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OK, OK, Uncle

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I’m embarrassed that until I read Alone in the Dark’s review I had no idea that Brad Bird had done The Iron Giant, a beautiful film. The only thing stopping me from making Ratatouille a higher priority although everyone says its great is that I found almost-as-universally-praised The Incredibles very disappointing; the setup was excellent, but it became a frequently dull fighting-and-chase movie way too quickly. But, yeah, I really should see it. (And, hey, I’ve been pretty good about non-snooty movie choices recently, seeing two legitimate hits and a movie that wasn’t mainstream only because unlike me most people had enough sense to avoid it like the plague. Plus the Danish noirs and 3-hour Lawrence adaptations and Melville revivals that play more to type; more about all this soon.)

Speaking of which, since I’ve seen even some Bay detractors concede too much on this score elsewhere, AITD has more in comments about the bizarre assertion that Michael Bay is some sort of technical wizard:

I’m glad people are finally shredding the “Bay is such a great visual director” trope. He’s incompetent. I remember a scene in The Rock where the two heroes were surrounded by soldiers who (natch) opened fire. The scene was so badly shot and edited that I couldn’t tell if the soldiers were trying to kill the heroes, each other, or just blow off their own balls.

Right. IIRC, most of his action sequences like this; they’re so inept that they fail to convey such simple and crucial matters as where the characters are in relation to each other, who’s shooting at who, etc. (And while in limited doses and in movies that have characters in them such techniques might be used to intentionally convey disorientation, it’s clear that Bay is just a wanker.) He also lacks other talents of obvious use to the genre director: he has no sense of rhythm or pacing at all, and usually can’t even get good scenery-chewing out of his actors.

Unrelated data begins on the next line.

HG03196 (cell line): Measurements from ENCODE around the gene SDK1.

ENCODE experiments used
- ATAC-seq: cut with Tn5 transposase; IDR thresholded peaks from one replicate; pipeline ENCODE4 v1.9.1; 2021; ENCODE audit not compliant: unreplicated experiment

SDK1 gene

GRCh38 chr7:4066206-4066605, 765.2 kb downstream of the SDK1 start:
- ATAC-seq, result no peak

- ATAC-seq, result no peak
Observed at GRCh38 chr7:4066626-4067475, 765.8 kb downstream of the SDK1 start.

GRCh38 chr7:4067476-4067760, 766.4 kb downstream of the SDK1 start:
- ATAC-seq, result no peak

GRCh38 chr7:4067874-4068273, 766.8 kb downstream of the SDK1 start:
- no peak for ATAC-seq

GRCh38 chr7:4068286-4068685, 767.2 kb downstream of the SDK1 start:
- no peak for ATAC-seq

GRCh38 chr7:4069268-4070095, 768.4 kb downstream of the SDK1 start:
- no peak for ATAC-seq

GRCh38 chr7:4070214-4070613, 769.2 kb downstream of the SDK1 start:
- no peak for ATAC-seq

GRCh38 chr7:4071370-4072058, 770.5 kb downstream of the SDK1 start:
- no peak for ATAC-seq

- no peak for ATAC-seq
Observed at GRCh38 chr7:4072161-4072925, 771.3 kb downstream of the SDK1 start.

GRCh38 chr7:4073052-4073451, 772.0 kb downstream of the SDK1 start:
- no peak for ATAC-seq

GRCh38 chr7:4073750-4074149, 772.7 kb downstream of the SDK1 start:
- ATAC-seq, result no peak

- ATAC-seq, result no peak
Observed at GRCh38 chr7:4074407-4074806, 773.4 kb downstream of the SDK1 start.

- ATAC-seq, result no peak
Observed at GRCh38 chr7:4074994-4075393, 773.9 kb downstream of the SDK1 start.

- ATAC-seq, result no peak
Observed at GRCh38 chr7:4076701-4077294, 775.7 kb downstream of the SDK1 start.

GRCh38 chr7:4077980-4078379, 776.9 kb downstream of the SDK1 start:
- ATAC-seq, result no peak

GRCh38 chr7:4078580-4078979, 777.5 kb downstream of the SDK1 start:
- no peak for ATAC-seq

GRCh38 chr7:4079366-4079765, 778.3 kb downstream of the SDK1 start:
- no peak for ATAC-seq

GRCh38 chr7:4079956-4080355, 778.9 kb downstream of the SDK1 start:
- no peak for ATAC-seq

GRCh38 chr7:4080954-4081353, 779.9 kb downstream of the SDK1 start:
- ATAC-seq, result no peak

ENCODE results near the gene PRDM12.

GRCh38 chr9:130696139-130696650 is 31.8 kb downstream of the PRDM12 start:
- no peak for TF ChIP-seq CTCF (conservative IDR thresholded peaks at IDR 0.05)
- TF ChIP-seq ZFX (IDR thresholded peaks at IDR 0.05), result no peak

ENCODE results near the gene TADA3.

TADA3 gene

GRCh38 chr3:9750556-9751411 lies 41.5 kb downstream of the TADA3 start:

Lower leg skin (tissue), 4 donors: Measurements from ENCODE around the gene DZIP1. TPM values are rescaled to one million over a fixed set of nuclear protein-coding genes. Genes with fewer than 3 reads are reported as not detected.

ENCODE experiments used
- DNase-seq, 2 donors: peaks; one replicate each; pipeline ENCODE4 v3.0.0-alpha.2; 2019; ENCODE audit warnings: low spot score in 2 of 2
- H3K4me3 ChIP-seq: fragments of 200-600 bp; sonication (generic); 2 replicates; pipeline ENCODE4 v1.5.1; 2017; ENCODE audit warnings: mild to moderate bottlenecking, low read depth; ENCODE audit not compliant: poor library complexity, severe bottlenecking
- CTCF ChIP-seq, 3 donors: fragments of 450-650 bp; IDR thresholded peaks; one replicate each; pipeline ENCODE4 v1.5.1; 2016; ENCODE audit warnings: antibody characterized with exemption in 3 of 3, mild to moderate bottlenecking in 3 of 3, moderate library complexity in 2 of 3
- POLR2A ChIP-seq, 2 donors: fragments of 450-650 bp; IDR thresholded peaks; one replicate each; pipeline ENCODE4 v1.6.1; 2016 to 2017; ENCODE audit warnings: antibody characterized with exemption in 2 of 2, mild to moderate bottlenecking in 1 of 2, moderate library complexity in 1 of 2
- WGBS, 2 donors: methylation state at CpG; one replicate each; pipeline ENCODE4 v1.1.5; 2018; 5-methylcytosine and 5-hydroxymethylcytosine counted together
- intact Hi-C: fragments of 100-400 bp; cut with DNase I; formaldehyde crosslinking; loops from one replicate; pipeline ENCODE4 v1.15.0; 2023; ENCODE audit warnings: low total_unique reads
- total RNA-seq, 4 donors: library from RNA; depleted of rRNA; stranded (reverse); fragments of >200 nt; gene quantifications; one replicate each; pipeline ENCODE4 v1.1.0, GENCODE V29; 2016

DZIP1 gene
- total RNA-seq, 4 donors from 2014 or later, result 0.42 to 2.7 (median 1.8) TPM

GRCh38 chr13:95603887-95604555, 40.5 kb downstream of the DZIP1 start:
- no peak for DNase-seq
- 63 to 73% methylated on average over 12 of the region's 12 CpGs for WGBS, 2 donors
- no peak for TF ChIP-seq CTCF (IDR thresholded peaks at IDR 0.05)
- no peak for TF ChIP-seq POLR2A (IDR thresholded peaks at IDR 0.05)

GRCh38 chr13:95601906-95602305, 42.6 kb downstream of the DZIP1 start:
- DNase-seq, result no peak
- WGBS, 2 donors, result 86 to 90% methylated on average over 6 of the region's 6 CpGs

Speaking of which, poking around I was reminded of two reviews of Pearl Harbor that rank with J-Pod’s declaring Cinderella Man a peak of American cinema as classics of bad criticism. About Kevin Thomas’s review, which alas doesn’t seem to be online I can only be reminded of John Simon’s response when informed that another LA critic had never been on a studio payroll: “Of course not. Why should they pay for what they’re getting for free?” Then there’s William Arnold, who wrote “I found myself fairly swept away for most of the fast-moving, three-hour running time.” Fast-moving? Unless the last hour when I finally got too annoyed to keep it on even as background was wildly different, the thing moves like Cecil Fielder after a six-course meal.

And because L, G &M prides itself on fair and balanced commentary, I note that fellow Melville revivalist AWB has joined the pro-Transformers consensus. I’m going to take Rob’s word for it, but we report, you decide!

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